Forts de Latour
|Annual Production (Grand Vin)||16-18,000 cases|
|Classification||1er Grand Cru classé|
|Second Wine||Forts de Latour|
|Interesting Fact||Francois Pinault also owns Burgundy Domaine Engel and renamed the estate after his mother, Domaine d’Eugenie.|
Since the self-made luxury goods magnate acquired the estate in 1993, his generous investment and decision to empower Engerer have been a central factors in developing Latour into a powerful luxury brand. Engerer recalls his first En Primeur campaign “with the '94 vintage, which we sold for €28 a bottle. Now we sell the wines at €500 a bottle." back in 2011, Latour ranked 4th in the Liv-ex power 100 ranking (a list of the most "powerful" brands in the fine wine marketplace), positioning itself above the likes of DRC & Petrus. Since then it has slipped down to 12th after the ramifications of exiting the en primeur system have impacted their wider trading volumes.
There is no question that Latour remain at the peak of their powers and quality levels have by no means diminished after they released the 2011 as their last en primeur vintage. the 2016 looks to be the pick of their post exit vintages with a potential (98-100)pts score from Neal Martin.
This will be the first true test of their new release strategy as and when it comes to market.
The long-lived wines of Latour are often considered to be the quintessential claret. Both the Grand Vins and the Second Wine have the highest average Parker score when comparing First Growth vintages and their respective second wines. Since the onset of the Pinault/Engerer era in 1993, the wine has won enviable critic scores. The last 10 out 11 vintages have produced wines scored 95+ points by Robert Parker. This includes the poor (for Bordeaux in general) vintages of 2001, 2002 & 2004- it is to Latour that First Growth buyers should glance when looking at ‘off prime’ vintages.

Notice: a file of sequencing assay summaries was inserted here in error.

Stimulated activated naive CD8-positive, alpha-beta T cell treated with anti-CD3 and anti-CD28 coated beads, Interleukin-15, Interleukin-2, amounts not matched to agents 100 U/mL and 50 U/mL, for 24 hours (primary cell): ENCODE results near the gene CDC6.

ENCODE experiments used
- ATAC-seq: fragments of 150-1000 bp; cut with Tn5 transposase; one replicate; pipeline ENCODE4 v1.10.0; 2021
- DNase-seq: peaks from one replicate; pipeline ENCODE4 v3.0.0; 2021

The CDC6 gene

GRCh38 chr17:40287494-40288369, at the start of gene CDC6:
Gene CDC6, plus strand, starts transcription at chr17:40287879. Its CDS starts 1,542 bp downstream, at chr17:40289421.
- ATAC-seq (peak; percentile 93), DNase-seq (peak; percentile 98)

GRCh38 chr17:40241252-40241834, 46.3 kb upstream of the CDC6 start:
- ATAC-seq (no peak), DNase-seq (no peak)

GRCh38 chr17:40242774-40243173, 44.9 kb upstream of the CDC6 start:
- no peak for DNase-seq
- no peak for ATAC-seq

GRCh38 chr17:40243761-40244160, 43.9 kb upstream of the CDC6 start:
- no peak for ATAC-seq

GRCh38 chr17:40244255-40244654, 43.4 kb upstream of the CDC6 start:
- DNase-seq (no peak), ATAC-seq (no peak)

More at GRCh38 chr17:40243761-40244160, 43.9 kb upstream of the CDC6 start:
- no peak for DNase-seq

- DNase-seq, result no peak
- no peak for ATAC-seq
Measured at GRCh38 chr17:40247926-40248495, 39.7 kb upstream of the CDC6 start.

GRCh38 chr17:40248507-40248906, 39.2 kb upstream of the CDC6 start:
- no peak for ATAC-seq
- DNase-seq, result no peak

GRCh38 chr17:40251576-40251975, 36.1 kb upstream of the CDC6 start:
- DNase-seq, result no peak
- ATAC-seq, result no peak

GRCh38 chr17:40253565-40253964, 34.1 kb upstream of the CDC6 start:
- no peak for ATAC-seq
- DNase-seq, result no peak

In recent times, wine expert Parker described the 2009 Chateau Latour vintage as “a monumental wine from a monumental vintage in the Medoc”. The 2009 vintage also received wide acclaim from the international wine trade, with Latour beating Lafite and Margaux as wine of the vintage, according to a poll conducted by Liv-ex. At a recent high-profile re-tasting of Bordeaux 2000, Latour won the same accolade- best in vintage overall.
Although Latour has now become an investable luxury brand under the guidance of Pinault, the wine is still a reflection of its terroir and many experts regard Latour as the leading First Growth. The wine has a propensity for ageing very well and many commentators remark that the 1899, 1900, 1928 and 1945 still rank highly on their list of favourite Latour vintages.
Ch. Latour is one of the oldest Bordeaux estates in Pauillac, dating back to the 14th century. By the 18th Century Latour was widely recognised as the unofficial First Growth alongside Lafite, Margaux & Pontac (Haut Brion). The wine was widely exported to England and fell into favour with Thomas Jefferson, the US ambassador to France. Soon Latour was selling at more than 20 times the average value of ordinary Bordeaux by the middle of the 18th century- a key factor in its ranking as a First Growth during the 1855 classification.
Like all First Growths, Latour has undergone a succession of ownerships, from the Ségur family until the 1960s (and under whose tenure the legendary 1961 was produced which in 2011 set the record price for Latour at auction), to a period with the Pearson Group, then passed on to Allied Lyons, and now under the proficient management of Francois Pinault who has held the property since 1993. Today the estate forms part of Pinault’s wider business portfolio, including Gucci, Yves Saint Laurent & Christie’s auction house.